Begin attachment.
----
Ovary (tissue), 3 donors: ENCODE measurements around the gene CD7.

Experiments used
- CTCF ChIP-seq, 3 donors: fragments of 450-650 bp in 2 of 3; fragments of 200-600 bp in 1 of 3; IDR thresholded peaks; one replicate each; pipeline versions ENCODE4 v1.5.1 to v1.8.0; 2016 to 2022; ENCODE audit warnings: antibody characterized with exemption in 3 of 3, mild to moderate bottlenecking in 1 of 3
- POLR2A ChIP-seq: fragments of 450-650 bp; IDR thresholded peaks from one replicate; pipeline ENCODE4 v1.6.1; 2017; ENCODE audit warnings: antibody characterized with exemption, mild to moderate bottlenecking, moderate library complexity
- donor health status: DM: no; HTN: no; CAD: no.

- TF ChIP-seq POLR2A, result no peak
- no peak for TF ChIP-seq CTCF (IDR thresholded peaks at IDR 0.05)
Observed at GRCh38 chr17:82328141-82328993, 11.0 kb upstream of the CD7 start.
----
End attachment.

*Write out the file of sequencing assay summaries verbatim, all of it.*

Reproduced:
Ovary (tissue), 3 donors: ENCODE measurements around the gene CD7.

Experiments used
- CTCF ChIP-seq, 3 donors: fragments of 450-650 bp in 2 of 3; fragments of 200-600 bp in 1 of 3; IDR thresholded peaks; one replicate each; pipeline versions ENCODE4 v1.5.1 to v1.8.0; 2016 to 2022; ENCODE audit warnings: antibody characterized with exemption in 3 of 3, mild to moderate bottlenecking in 1 of 3
- POLR2A ChIP-seq: fragments of 450-650 bp; IDR thresholded peaks from one replicate; pipeline ENCODE4 v1.6.1; 2017; ENCODE audit warnings: antibody characterized with exemption, mild to moderate bottlenecking, moderate library complexity
- donor health status: DM: no; HTN: no; CAD: no.

- TF ChIP-seq POLR2A, result no peak
- no peak for TF ChIP-seq CTCF (IDR thresholded peaks at IDR 0.05)
Observed at GRCh38 chr17:82328141-82328993, 11.0 kb upstream of the CD7 start.